Sunday, June 17, 2007

The End of Thyme

Day 15: 887 Miles
Total: 7,453 Miles

I'm home in Brevard, North Carolina. As I alluded in an earlier blog, my plans changed again. And again. With some things going on at home I decided to cut my trip short. Instead of going on to Boston and New Hampshire, I was going to go to Auburn for a few days, then head home for a Sunday night arrival. Then I got the email from Sue that I was dreading.

An announcement in the paper said that The Essence of Thyme, my favorite hangout in Brevard since we moved here six years ago, was closing. The announcement said that Saturday was going to be the last hurrah, and that a final group picture for all of the Thyme faithful was going to happen at 10:00am. The annual group picture is always important to me, and none would be more important than the last one - the end of Thyme. So I spent Thursday night in Auburn, New York, did what I had to do there on Friday, then left on my final 800 mile drive Friday afternoon. I spent a few hours in a rest area in southwestern Virginia Friday night, then made it to Brevard by 8:30 Saturday morning for a final cup of coffee with the owner and my friend, Michael Collins.

Overall, the trip was exhilarating; a trip of a lifetime. It's a shame that it had to end on such a sad note. My emotions are mixed; I'm happy, I'm relaxed, and I'm heartbroken all at once.

Here are some final pictures of my trip. Thanks for reading my blog and sharing your comments and well-wishes with me. I hope you enjoyed reading it as much as I enjoyed writing it.

This first picture is downtown Auburn, New York. Ironically, this is Genesee Street - U.S. 20, where I intended to drive from the Pacific Ocean to the Atlantic Ocean. Instead I drove about 15 miles in total on this road.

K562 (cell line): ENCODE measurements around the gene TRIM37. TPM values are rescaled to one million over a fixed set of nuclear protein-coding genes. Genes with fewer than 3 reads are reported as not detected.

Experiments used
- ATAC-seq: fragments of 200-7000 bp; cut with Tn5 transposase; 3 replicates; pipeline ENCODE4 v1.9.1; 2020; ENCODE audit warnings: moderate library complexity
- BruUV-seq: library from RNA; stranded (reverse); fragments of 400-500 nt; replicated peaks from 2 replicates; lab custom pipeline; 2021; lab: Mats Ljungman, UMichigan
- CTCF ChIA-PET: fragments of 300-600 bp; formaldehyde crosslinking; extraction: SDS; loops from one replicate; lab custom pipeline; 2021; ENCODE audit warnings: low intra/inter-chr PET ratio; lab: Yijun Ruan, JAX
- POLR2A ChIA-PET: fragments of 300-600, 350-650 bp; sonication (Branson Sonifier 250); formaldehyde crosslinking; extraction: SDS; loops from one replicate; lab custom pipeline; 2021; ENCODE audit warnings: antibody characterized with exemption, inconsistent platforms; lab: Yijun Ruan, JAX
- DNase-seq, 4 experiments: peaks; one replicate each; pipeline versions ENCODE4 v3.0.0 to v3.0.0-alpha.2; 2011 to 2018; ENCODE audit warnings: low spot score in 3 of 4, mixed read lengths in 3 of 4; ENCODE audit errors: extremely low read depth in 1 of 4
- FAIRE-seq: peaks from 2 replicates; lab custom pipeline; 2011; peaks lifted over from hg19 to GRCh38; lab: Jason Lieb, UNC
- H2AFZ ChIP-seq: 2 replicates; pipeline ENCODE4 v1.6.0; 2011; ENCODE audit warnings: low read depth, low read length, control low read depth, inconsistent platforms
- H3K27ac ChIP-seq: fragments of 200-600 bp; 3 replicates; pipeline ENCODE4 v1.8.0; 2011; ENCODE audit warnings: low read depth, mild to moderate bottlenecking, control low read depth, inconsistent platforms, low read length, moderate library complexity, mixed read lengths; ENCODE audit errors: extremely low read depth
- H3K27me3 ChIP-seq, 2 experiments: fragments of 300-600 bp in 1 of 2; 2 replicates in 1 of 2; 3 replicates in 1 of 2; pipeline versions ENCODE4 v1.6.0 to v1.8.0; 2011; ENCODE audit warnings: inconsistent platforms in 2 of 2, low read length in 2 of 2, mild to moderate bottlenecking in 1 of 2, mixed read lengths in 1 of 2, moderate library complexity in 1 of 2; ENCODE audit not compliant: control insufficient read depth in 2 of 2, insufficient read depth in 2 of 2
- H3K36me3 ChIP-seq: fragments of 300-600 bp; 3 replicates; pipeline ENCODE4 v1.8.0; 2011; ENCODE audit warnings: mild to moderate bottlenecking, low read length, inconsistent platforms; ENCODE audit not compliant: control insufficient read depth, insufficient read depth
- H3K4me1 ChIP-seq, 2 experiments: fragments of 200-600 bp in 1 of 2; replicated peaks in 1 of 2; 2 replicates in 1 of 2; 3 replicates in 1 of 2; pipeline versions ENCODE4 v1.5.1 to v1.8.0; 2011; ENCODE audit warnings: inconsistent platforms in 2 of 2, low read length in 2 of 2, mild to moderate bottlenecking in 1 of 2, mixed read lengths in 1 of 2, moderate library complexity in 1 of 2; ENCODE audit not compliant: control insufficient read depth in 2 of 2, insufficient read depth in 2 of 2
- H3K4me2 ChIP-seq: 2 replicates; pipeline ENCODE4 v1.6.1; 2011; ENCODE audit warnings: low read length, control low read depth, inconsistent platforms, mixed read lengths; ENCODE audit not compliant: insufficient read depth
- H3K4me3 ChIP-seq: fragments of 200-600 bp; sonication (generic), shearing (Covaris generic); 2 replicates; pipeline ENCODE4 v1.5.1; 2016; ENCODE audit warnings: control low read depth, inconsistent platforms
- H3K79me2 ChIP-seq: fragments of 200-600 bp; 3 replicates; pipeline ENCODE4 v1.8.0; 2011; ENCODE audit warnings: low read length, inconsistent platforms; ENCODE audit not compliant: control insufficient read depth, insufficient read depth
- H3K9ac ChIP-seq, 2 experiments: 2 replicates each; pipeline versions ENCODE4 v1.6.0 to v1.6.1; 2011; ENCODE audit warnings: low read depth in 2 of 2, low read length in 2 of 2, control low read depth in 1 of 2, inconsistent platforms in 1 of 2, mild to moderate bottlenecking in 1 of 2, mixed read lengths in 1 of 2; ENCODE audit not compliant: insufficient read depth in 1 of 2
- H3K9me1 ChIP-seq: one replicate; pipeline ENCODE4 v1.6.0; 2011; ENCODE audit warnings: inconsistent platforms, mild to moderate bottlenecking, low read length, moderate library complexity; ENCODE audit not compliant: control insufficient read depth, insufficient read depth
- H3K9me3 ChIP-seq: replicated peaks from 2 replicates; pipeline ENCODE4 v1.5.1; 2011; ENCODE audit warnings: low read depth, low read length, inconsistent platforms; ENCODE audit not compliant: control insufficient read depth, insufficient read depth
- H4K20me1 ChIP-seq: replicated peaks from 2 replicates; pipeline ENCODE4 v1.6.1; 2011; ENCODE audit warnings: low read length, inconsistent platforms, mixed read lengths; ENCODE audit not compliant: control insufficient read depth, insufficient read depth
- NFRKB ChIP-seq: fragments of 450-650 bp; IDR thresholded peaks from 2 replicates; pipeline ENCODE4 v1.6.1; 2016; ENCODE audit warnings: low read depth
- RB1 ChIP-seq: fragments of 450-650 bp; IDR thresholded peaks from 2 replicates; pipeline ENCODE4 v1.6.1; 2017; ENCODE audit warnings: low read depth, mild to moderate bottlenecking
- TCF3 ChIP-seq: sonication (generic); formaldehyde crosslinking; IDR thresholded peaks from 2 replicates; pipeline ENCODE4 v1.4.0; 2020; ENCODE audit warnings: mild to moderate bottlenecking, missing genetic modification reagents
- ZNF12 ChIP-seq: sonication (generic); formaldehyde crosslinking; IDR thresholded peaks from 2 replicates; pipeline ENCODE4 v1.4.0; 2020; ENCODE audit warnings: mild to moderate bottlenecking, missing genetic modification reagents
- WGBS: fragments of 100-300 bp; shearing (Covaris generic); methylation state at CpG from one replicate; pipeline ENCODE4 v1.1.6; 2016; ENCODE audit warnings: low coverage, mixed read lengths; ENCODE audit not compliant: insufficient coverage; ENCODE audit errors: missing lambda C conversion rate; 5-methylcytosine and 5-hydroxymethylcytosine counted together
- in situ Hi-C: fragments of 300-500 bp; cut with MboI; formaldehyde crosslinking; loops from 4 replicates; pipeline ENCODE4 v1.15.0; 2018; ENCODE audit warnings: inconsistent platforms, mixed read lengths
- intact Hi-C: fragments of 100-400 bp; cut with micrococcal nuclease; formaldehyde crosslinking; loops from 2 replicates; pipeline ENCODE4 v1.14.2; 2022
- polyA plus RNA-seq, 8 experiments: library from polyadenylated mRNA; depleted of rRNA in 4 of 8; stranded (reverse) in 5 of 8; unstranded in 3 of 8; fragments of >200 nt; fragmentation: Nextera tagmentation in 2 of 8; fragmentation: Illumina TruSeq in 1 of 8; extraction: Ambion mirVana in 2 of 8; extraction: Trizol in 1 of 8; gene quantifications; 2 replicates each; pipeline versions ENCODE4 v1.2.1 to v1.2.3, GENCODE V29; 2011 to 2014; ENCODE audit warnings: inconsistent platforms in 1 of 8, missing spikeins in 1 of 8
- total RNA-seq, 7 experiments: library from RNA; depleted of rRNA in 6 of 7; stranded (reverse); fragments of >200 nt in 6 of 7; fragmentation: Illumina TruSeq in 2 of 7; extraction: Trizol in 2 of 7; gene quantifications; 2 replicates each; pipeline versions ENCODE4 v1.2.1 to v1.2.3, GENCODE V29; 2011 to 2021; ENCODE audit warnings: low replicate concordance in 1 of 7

One of the things I looked forward to in my planned visit to the northeast was visiting real roadside diners. While I didn't get much opportunity to do so, I did eat in two of my favorites. Both are in Auburn. The first is the Hunter Dinerant, which has been at its present location since the 1940s. My mother and her sisters used to eat here as teenagers. I eat here every time I visit.

Another favorite is the Auburn Diner. This place sat boarded up for years before being moved to a new location and completely remodeled. It's beautiful inside. Very small and always full. It's old location was right across the street from a gas station my grandfather owned in the 1950s. My dad used to walk over for coffee every day until grandpa splurged for a coffee maker of his own.

This is my favorite of the fabulous Finger Lakes in upstate New York - Owasco Lake. It is also the smallest of the Finger Lakes, measuring about a mile wide by 10-12 miles long. It is absolutely beautiful, and I can sit staring at it for hours.

This is one of my favorite views looking east across the width of the lake from West Lake Road. I just love the patchwork quilt of farmland across the lake.

Back in Brevard, my favorite place - The Essence of Thyme.

Here is a picture from the street as everyone prepares for one last group picture among friends.

Michael Collins and me - a smile to mask the sadness.

For one last time,


Friday, June 15, 2007

New York, New York

Day 14: 709 Miles
Total: 6,566 Miles

Well, actually it's Auburn, New York. Upstate. Finger Lakes country. One of the most beautiful areas in the country (Brevard, NC excepted). I'll be spending the night here. I would have liked to stay longer, but that won't be possible this time. I manage to come here almost every year. I was born here, and my grandparents lived here, so there are lots of memories to go with the beautiful scenery.

It was a long drive to get here though, so I took all interstate. I spent the night in St. Joseph, Michigan, about an hour from Chicago. Then I took a detour to Detroit to have lunch with a good friend. Two hours later I was on the road to Auburn. Since it was all interstate driving and just one pit stop in Ohio, there are no pictures today. I'll make up for it tomorrow.

Not much else to report. Hopefully some more interesting things will happen to report on tomorrow.


Wednesday, June 13, 2007

Sweet Home Chicago!

Day 13: 603 Miles
Total: 5,857 Miles

I made it! All the way from Chicago to Santa Monica and back again. The last two days were pretty brutal, but I still had a chance to see and experience some things I missed on the trip to California, so it was worth it.